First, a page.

Egypt Archive

Two Revolutions Took a Turn Last Week

While the protests in Egypt were swelling last week, Douglas Engelbart was dying from kidney failure in his home in Atherton, Calif. at the age of 88. Engelbart led a revolution of a different sort by inventing

Egyptians Land on Their Feet with Election

By the time you read this, the Egyptian people will have spoken. Turnout looks to be strong, especially among women. Thirteen candidates are on the presidential ballot. Five are considered front-runners. Nobody knows who might wake up

When Hospitality Was Not an Industry

We practice hospitality in the West most easily with those most similar to us. But the ease and the similarity mean it’s not true hospitality, and it barely resembles its continuing form where it first took root.

Grand Tour (ism)

Young men from influential families returned with relics to demonstrate their learning, but also their wonder. These would be displayed in their Cabinets of Curiosities — early Enlightenment conversation starters.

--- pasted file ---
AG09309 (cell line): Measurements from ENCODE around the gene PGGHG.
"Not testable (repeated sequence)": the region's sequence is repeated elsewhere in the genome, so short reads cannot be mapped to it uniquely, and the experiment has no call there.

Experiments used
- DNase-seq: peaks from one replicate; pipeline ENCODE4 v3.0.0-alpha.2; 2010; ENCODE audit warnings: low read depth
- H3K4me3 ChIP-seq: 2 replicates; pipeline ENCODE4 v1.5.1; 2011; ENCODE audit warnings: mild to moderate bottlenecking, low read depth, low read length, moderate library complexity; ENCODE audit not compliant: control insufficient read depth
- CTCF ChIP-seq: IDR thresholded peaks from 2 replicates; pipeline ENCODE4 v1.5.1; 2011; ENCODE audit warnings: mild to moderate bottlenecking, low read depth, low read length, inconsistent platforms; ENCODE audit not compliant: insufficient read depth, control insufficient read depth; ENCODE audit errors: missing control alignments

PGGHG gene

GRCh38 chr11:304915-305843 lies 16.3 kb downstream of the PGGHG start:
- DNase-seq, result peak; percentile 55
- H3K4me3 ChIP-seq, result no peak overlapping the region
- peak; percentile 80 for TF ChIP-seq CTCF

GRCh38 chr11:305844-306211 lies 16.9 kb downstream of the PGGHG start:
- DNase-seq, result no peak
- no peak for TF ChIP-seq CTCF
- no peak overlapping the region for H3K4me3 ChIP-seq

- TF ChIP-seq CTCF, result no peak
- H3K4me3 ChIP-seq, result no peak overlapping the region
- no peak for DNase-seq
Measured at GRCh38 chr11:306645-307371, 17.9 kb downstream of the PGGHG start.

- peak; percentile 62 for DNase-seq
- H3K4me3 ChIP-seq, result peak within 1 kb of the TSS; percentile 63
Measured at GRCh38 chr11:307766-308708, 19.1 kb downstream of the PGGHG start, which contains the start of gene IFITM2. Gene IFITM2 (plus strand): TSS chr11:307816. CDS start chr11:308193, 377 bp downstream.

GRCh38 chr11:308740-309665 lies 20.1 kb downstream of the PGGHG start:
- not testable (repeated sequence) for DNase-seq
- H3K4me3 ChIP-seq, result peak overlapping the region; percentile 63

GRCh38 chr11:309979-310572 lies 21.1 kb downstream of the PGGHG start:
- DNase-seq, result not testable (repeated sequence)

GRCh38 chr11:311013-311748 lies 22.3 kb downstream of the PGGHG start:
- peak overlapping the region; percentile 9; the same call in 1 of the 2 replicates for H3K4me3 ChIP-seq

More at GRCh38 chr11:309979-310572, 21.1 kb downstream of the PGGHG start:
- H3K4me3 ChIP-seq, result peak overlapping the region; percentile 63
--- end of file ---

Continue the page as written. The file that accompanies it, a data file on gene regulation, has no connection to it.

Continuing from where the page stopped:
Egypt Will Rely on its People Power

Mubarak’s name has disappeared from every commemorative site, by whatever means necessary. A spray painted “X” or strategically placed “January 25” stickers sometimes do the trick. Ridding themselves of Mubarak has been a careful operation, surgical in

Digging for Small Stories in a Shrinking World

Archaeologists and journalists do some of their best work when they tell the stories of everyday people. History is written by the winners, with the dissonance and texture of those who didn’t win being carefully expunged.